Unearthed today: What are supermarkets doing to stop deforestation?

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The stakes are high. We face a climate crisis which threatens rising temperatures and volatile weather, a global collapse of biodiversity which could undermine food supply and an apparently increasing threat posed by the emergence of new zoonotic diseases. 

All three crises demand action to protect the world’s forests and yet they are rapidly being cleared: in Brazil, an area of forest four times the size of London is felled every year in the Amazon and beyond for cattle farming alone.

Last month a major investigation by Unearthed, the Bureau of Investigative Journalism and others revealed that chickens sold in Tesco, Lidl, Asda, McDonald’s and Nando’s are raised on soya linked to massive deforestation in Brazil’s sensitive Cerrado habitat. 

The supermarkets argue this is not their fault. “Setting fires to clear land for crops must stop,” a Tesco spokesperson said. “We are working with partners, including WWF to build the industry-wide support needed to deliver this.” 

The investigation revealed a complex and opaque supply chain which makes it hard for retailers – let alone consumers – to buy soya from countries such as Brazil with any confidence that forests have not been burned or cleared to grow it.

Attempts to fix this through negotiations between retailers and suppliers have so far yielded limited success. The FT reports that talks to protect Brazil’s Cerrado savannah broke down late last year, and the retailers have now resorted to the classic NGO tactic of the open letter. Tesco also offered £10m to fix the problem; roughly 0.5% of UK operating profit according to their accounts.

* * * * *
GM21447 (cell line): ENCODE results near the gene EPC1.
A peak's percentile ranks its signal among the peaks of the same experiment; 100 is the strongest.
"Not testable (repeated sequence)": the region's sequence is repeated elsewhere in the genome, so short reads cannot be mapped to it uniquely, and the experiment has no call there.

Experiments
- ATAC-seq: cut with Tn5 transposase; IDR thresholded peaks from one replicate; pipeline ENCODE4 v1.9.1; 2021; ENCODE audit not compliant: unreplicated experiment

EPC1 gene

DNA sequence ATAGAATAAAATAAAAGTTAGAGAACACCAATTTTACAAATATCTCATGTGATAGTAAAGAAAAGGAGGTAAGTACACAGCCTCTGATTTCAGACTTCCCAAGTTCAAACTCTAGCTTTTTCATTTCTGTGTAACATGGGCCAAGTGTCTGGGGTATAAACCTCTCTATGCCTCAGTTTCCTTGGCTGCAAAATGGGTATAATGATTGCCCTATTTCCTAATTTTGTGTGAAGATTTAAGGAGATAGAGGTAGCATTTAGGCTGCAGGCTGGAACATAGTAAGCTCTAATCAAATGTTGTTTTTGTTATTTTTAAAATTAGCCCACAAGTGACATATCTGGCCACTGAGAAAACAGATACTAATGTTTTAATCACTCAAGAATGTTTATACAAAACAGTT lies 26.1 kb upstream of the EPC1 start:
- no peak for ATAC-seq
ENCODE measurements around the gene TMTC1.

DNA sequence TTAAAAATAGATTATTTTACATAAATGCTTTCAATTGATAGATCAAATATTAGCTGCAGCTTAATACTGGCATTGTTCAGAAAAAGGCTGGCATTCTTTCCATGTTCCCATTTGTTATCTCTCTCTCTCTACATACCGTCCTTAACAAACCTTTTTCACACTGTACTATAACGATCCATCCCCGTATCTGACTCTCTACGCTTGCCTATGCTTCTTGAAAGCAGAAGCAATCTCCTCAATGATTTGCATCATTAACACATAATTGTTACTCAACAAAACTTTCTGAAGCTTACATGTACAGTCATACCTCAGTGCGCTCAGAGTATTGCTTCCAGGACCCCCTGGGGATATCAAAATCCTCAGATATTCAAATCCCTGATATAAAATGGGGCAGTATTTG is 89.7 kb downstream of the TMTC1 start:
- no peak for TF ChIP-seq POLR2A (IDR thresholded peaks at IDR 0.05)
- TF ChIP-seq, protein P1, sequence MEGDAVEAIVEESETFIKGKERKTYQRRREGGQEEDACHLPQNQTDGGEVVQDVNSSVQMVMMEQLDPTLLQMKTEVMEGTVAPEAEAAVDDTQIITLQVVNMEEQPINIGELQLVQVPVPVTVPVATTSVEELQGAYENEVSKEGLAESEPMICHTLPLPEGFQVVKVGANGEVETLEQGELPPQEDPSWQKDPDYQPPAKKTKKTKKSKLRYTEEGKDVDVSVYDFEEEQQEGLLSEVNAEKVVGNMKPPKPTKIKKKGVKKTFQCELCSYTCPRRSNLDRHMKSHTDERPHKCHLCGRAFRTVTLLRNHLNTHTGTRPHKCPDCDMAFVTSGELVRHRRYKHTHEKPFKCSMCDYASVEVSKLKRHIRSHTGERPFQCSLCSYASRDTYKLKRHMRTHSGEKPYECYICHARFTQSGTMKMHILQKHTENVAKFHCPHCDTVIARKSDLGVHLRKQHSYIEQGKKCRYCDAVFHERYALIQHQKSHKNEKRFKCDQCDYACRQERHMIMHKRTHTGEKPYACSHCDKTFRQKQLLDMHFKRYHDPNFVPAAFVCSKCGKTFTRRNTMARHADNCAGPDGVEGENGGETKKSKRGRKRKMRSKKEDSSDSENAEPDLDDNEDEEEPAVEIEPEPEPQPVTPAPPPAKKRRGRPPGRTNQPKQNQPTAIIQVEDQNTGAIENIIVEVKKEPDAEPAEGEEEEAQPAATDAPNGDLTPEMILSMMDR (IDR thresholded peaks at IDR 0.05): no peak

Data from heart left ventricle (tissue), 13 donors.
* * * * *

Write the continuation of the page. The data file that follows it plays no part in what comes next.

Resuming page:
In the meantime, supermarkets keep buying the products linked to deforestation. Alongside industry talks, they are asking for political intervention. Right now – there are few laws to prevent the import of soy linked to deforestation by retailers. That’s starting to change.

Both the UK government and European Union are considering ways to limit the destruction of forests for paper and timber, as well as to clear land for meat, soya used for animal feed, and other commodities sold to British and European consumers.

But while major supermarkets have made a public push for the UK’s laws to be even more ambitious, behind the scenes in Brussels a trade association representing some of the very same brands is trying to weaken the proposals. 

The UK’s government has proposed new anti-deforestation rules covering illegal deforestation. In response to the consultation, members of the Retail Soy Group – including Tesco, Lidl and Marks & Spencer – wrote to environment secretary George Eustice in October welcoming the plans but urging the government to “go further” to provide an “effective, workable, and cost-effective framework for halting all forms of deforestation”. 

The laws should aim to prevent legal, as well as illegal, deforestation, the Retail Soy Group wrote. The retailers called for stronger, more prescriptive due diligence rules that would force suppliers and traders to reveal details of their supply chains. “In short, with the right enabling framework this legislation could provide the necessary provisions to ensure food production and material supply companies are engaged in standardised reporting,” the group wrote.